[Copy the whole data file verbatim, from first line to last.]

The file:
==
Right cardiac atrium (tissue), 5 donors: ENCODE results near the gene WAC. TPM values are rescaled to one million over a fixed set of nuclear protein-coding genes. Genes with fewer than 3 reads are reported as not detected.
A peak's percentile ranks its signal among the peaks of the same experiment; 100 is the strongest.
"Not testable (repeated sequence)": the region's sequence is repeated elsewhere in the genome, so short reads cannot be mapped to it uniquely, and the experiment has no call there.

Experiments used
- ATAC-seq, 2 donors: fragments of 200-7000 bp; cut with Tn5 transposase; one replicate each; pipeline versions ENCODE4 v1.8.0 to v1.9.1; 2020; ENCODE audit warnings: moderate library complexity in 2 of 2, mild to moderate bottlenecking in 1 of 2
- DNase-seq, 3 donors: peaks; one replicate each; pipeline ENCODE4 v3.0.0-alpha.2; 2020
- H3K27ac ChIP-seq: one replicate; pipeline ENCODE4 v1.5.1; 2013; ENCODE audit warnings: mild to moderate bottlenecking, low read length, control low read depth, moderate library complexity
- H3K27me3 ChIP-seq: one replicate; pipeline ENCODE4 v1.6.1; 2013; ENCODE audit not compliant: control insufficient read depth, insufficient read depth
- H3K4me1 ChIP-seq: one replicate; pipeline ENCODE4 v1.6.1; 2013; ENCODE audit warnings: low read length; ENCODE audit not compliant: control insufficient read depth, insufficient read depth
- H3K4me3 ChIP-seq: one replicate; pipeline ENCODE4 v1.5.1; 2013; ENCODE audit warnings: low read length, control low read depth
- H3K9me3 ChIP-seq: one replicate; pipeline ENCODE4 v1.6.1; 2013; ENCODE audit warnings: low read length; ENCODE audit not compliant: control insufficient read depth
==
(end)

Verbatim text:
Right cardiac atrium (tissue), 5 donors: ENCODE results near the gene WAC. TPM values are rescaled to one million over a fixed set of nuclear protein-coding genes. Genes with fewer than 3 reads are reported as not detected.
A peak's percentile ranks its signal among the peaks of the same experiment; 100 is the strongest.
"Not testable (repeated sequence)": the region's sequence is repeated elsewhere in the genome, so short reads cannot be mapped to it uniquely, and the experiment has no call there.

Experiments used
- ATAC-seq, 2 donors: fragments of 200-7000 bp; cut with Tn5 transposase; one replicate each; pipeline versions ENCODE4 v1.8.0 to v1.9.1; 2020; ENCODE audit warnings: moderate library complexity in 2 of 2, mild to moderate bottlenecking in 1 of 2
- DNase-seq, 3 donors: peaks; one replicate each; pipeline ENCODE4 v3.0.0-alpha.2; 2020
- H3K27ac ChIP-seq: one replicate; pipeline ENCODE4 v1.5.1; 2013; ENCODE audit warnings: mild to moderate bottlenecking, low read length, control low read depth, moderate library complexity
- H3K27me3 ChIP-seq: one replicate; pipeline ENCODE4 v1.6.1; 2013; ENCODE audit not compliant: control insufficient read depth, insufficient read depth
- H3K4me1 ChIP-seq: one replicate; pipeline ENCODE4 v1.6.1; 2013; ENCODE audit warnings: low read length; ENCODE audit not compliant: control insufficient read depth, insufficient read depth
- H3K4me3 ChIP-seq: one replicate; pipeline ENCODE4 v1.5.1; 2013; ENCODE audit warnings: low read length, control low read depth
- H3K9me3 ChIP-seq: one replicate; pipeline ENCODE4 v1.6.1; 2013; ENCODE audit warnings: low read length; ENCODE audit not compliant: control insufficient read depth